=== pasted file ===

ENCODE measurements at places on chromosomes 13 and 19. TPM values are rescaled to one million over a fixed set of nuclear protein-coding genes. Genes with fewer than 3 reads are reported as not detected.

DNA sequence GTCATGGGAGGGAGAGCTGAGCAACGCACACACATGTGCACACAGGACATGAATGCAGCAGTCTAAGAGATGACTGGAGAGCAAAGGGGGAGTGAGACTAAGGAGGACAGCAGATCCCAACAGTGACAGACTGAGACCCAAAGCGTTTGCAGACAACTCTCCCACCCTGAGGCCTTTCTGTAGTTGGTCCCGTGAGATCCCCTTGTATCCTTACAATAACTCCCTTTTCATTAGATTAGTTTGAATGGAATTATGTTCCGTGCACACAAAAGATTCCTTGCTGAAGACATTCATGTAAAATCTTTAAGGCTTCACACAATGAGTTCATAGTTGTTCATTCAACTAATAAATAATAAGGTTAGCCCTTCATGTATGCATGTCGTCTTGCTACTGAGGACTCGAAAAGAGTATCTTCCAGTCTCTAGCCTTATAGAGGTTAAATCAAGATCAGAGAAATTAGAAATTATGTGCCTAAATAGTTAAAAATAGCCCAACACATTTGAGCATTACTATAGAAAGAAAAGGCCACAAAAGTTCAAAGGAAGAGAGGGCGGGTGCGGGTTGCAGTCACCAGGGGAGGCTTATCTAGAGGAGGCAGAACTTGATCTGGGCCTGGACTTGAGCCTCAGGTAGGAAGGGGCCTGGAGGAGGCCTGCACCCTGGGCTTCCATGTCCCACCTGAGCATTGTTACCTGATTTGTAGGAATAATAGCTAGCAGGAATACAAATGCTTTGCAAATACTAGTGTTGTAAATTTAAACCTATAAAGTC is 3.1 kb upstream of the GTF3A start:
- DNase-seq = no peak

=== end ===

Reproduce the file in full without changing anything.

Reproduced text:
ENCODE measurements at places on chromosomes 13 and 19. TPM values are rescaled to one million over a fixed set of nuclear protein-coding genes. Genes with fewer than 3 reads are reported as not detected.

DNA sequence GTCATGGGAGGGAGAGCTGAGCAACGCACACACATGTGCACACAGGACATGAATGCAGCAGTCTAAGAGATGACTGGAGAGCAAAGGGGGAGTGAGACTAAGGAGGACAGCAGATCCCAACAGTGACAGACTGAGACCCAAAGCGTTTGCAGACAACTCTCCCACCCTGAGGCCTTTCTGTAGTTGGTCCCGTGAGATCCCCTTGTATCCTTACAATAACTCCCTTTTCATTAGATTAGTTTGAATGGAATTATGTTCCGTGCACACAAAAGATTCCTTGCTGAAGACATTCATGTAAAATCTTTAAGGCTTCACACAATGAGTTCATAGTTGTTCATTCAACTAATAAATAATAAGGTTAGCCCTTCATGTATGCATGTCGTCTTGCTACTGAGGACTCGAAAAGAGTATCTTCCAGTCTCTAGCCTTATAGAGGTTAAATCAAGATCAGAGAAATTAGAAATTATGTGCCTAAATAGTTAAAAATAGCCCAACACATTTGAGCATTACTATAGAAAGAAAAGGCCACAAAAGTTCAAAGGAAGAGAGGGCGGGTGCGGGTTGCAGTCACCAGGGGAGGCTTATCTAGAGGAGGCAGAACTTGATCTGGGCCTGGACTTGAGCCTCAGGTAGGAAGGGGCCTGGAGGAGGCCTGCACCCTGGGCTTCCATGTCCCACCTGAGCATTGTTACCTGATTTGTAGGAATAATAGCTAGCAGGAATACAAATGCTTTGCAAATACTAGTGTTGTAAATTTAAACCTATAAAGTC is 3.1 kb upstream of the GTF3A start:
- DNase-seq = no peak